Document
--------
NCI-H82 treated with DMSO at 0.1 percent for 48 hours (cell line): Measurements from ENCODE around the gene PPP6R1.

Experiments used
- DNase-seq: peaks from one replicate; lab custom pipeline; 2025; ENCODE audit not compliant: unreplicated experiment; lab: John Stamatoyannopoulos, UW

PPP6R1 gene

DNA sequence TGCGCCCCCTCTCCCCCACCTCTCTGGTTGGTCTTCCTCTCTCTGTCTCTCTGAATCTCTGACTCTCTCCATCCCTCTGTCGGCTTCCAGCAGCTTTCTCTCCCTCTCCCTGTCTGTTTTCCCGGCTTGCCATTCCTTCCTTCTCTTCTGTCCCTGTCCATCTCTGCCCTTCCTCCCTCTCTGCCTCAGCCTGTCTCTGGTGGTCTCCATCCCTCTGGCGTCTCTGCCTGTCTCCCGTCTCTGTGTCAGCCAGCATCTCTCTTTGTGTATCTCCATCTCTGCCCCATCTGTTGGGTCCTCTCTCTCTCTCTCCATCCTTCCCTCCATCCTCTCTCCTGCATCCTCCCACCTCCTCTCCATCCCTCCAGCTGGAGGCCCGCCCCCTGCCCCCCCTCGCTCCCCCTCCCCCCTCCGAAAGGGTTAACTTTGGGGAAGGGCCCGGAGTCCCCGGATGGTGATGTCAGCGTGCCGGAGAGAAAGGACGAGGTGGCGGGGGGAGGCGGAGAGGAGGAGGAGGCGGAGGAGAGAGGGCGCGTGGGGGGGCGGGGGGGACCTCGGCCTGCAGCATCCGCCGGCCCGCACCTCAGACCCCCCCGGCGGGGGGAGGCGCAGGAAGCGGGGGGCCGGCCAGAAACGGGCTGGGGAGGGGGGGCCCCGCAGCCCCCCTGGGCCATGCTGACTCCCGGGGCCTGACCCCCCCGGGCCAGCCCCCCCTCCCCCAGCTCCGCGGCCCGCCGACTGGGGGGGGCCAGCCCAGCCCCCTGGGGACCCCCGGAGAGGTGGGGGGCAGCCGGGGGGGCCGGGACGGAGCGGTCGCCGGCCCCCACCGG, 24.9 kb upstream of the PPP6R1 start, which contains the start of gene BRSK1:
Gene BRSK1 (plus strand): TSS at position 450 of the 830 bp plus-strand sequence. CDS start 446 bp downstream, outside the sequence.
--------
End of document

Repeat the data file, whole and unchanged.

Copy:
NCI-H82 treated with DMSO at 0.1 percent for 48 hours (cell line): Measurements from ENCODE around the gene PPP6R1.

Experiments used
- DNase-seq: peaks from one replicate; lab custom pipeline; 2025; ENCODE audit not compliant: unreplicated experiment; lab: John Stamatoyannopoulos, UW

PPP6R1 gene

DNA sequence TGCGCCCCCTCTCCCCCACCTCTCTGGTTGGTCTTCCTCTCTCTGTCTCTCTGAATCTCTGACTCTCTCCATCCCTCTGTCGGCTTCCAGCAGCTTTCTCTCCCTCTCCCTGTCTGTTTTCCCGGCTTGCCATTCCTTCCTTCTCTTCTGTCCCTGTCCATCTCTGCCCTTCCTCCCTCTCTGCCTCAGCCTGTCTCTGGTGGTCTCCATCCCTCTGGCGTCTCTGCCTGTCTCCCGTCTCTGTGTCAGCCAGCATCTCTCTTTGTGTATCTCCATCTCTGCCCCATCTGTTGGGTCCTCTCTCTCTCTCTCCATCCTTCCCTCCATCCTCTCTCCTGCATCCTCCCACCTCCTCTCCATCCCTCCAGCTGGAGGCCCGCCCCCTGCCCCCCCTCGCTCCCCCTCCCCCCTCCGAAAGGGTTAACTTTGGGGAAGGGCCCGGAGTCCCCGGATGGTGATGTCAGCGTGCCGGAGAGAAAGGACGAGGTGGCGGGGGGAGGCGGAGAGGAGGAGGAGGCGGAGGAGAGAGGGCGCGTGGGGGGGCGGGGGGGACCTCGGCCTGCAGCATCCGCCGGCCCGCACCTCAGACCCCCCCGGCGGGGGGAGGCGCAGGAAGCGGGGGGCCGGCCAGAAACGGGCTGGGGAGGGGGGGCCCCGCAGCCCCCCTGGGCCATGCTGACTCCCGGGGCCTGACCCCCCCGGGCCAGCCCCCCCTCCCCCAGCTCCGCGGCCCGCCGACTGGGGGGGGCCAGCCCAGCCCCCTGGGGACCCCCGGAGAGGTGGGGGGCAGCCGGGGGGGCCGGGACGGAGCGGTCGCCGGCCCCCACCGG, 24.9 kb upstream of the PPP6R1 start, which contains the start of gene BRSK1:
Gene BRSK1 (plus strand): TSS at position 450 of the 830 bp plus-strand sequence. CDS start 446 bp downstream, outside the sequence.